Mel’s Guide to Change
|July 27, 2017||Posted by Melinda under Uncategorized|
How well do you handle change?
I find it easier with practice. Nowadays I’m less paralyzed in an unsuitable situation, unable to leap off the cliff into the unknown until pushed.
When considering the types of life change generally considered “the biggest” such as marriage, having a kid, and career changes, I think career changes are the hardest. There are lots of choices, lots of opportunities to doubt and second-guess, and where you work is such a HUGE impact on the quality of the rest of your life.
The first time is always the hardest. Quitting a career job to go back to school full-time and get my DVM was THE WORST. I think the only reason I was able to take that step into the unknown was because at some point in the past I had said I was going to vet school, I had started the ball rolling in the application process, one thing led to another and now voila! I was in and I had told all these people I was going to do this thing and now it was time. It was still my decision in the end to walk away from that job – but it was made easier by the weight of being accepted into vet school behind me.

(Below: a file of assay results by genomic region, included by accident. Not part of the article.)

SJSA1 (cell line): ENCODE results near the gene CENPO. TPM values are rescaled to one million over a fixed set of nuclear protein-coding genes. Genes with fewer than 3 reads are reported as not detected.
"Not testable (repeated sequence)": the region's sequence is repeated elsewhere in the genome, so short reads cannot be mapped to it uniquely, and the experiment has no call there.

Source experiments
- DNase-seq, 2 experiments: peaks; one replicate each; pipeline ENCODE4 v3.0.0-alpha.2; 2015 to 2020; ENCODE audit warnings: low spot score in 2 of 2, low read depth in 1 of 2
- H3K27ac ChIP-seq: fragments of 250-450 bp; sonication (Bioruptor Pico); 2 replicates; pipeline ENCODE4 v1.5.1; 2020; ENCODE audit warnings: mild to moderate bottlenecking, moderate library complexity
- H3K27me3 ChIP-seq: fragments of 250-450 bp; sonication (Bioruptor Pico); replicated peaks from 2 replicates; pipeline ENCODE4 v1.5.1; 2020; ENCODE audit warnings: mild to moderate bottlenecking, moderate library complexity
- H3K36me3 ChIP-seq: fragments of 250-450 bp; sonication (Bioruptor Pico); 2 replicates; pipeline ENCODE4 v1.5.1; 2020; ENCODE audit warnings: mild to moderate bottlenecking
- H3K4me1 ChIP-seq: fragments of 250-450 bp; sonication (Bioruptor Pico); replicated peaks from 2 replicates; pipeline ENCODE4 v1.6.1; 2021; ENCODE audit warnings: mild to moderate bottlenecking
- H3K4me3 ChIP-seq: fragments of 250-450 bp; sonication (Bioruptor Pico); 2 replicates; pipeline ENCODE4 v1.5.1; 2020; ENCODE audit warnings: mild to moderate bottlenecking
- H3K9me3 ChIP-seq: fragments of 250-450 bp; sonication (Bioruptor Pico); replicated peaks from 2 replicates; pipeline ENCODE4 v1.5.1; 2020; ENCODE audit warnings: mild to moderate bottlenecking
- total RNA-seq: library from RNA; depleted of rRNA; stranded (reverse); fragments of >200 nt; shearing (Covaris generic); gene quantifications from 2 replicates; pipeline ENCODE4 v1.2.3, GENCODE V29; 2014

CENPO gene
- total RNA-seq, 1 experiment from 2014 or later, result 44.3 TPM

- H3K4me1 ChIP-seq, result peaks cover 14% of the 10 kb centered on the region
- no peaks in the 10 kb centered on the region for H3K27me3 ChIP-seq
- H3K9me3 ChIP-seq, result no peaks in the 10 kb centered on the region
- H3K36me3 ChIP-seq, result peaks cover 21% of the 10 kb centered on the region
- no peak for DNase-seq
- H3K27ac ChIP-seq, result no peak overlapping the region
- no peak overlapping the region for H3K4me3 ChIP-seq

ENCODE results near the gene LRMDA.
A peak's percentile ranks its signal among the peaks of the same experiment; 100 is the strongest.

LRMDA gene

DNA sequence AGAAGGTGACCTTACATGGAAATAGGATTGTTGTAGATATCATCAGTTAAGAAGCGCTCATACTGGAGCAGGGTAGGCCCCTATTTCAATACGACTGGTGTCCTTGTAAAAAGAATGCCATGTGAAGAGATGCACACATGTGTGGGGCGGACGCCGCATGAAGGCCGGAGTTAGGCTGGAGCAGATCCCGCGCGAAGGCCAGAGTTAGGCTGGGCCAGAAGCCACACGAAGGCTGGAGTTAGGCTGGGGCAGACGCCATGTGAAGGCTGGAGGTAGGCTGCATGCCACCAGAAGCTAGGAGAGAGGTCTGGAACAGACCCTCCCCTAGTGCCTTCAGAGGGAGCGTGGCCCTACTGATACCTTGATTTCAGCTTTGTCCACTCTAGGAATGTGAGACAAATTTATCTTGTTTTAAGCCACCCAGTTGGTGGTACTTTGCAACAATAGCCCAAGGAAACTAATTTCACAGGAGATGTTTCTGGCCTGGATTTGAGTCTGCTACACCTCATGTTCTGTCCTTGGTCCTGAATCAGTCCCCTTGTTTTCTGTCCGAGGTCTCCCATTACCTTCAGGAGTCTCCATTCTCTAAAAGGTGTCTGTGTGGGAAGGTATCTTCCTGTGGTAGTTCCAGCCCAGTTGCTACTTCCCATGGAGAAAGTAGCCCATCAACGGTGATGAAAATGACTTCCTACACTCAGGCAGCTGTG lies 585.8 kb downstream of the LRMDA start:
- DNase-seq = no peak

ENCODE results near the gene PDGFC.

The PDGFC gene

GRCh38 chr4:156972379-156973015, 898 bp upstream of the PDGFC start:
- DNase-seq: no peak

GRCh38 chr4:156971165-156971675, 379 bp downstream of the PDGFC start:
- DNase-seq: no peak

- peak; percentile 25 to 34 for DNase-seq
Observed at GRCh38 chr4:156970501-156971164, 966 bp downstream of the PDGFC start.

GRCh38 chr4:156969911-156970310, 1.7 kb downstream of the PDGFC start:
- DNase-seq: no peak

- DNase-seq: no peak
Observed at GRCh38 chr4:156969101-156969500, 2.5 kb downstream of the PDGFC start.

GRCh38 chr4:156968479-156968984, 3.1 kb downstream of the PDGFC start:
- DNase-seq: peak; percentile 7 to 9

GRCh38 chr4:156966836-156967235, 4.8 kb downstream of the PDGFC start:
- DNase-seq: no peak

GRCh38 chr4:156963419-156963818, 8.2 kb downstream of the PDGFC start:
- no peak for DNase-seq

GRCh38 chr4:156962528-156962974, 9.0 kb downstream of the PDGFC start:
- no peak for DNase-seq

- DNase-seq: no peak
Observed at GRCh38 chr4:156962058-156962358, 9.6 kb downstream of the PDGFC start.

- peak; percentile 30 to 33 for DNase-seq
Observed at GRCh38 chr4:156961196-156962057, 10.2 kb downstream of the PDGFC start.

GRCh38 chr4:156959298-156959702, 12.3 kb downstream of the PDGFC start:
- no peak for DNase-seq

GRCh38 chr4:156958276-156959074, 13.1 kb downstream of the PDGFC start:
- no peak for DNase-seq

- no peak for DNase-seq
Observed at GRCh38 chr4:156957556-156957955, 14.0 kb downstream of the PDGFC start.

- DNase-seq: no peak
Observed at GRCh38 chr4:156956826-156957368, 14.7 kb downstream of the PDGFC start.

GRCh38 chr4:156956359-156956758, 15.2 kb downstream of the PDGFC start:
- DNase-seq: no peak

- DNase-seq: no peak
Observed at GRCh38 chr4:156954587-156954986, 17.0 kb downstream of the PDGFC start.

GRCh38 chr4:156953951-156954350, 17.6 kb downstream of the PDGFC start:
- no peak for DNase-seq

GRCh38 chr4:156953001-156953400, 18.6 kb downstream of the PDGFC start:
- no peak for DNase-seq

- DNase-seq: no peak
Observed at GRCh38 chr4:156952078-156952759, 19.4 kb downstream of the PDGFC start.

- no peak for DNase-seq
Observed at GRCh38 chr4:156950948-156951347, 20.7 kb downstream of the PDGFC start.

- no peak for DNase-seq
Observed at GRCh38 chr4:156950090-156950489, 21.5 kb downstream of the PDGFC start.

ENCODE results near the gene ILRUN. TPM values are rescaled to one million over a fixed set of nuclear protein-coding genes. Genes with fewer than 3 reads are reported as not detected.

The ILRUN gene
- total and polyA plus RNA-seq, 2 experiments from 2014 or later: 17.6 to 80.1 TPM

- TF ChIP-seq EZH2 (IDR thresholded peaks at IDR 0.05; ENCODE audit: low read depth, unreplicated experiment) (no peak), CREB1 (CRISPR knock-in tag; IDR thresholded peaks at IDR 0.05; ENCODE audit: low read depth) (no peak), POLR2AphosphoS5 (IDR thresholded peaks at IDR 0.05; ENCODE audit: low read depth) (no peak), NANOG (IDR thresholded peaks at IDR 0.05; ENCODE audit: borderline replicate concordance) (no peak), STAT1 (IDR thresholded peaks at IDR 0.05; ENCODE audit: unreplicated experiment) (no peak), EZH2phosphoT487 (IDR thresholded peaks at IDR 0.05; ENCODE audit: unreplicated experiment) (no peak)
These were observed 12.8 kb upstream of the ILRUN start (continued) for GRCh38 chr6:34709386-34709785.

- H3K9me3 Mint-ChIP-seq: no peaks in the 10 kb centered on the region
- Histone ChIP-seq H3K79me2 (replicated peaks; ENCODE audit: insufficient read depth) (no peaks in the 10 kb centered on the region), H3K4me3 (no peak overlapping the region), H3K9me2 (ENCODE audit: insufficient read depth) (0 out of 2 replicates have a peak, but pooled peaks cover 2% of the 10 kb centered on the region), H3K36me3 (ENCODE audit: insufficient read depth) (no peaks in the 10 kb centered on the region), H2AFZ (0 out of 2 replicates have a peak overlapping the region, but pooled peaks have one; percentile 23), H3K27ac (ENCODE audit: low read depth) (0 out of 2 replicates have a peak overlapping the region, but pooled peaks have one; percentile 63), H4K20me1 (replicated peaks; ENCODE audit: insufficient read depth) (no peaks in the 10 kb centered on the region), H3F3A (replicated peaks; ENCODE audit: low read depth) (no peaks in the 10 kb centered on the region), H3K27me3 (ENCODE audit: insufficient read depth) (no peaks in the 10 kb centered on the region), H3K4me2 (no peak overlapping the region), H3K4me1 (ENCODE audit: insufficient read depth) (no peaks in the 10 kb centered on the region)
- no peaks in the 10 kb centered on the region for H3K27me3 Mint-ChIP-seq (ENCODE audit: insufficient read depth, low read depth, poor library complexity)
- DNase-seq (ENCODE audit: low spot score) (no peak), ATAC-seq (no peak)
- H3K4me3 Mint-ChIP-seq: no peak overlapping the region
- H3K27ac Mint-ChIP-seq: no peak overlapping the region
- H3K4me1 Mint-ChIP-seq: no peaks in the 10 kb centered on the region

A couple of weeks ago I walked away from one sector of veterinary medicine and accepted a job in a different sector.
It sounds so simple, but emotionally it was complicated. It was complicated in the same way as walking away from the unbearable pre-vet-school job (that used to be a good fit) to attend vet school was.
It is incredible difficult to explain the conflict and emotional turmoil, because in hindsight it was an obviously such a good decision. Still, in the moment it feels like jumping off a cliff – although with practice the cliff gets smaller and smaller.
While it is fresh in my mind, I thought I would share some of my strategies for handling major life changes.